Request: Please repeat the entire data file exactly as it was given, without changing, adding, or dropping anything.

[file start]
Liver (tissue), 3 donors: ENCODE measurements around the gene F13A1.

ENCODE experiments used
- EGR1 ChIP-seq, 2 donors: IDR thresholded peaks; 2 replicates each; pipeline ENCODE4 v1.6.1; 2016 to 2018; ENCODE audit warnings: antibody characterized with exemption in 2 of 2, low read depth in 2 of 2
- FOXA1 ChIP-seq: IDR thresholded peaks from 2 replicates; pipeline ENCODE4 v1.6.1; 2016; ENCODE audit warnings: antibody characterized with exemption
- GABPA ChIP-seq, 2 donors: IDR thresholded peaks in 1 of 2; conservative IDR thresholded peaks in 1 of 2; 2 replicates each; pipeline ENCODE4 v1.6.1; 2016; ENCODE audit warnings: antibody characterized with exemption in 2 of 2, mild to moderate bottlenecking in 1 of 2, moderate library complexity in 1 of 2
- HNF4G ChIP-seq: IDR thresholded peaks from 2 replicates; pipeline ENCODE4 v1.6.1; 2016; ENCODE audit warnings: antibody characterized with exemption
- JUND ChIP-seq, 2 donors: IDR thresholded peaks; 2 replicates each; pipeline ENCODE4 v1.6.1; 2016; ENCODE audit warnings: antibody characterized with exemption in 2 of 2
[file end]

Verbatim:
Liver (tissue), 3 donors: ENCODE measurements around the gene F13A1.

ENCODE experiments used
- EGR1 ChIP-seq, 2 donors: IDR thresholded peaks; 2 replicates each; pipeline ENCODE4 v1.6.1; 2016 to 2018; ENCODE audit warnings: antibody characterized with exemption in 2 of 2, low read depth in 2 of 2
- FOXA1 ChIP-seq: IDR thresholded peaks from 2 replicates; pipeline ENCODE4 v1.6.1; 2016; ENCODE audit warnings: antibody characterized with exemption
- GABPA ChIP-seq, 2 donors: IDR thresholded peaks in 1 of 2; conservative IDR thresholded peaks in 1 of 2; 2 replicates each; pipeline ENCODE4 v1.6.1; 2016; ENCODE audit warnings: antibody characterized with exemption in 2 of 2, mild to moderate bottlenecking in 1 of 2, moderate library complexity in 1 of 2
- HNF4G ChIP-seq: IDR thresholded peaks from 2 replicates; pipeline ENCODE4 v1.6.1; 2016; ENCODE audit warnings: antibody characterized with exemption
- JUND ChIP-seq, 2 donors: IDR thresholded peaks; 2 replicates each; pipeline ENCODE4 v1.6.1; 2016; ENCODE audit warnings: antibody characterized with exemption in 2 of 2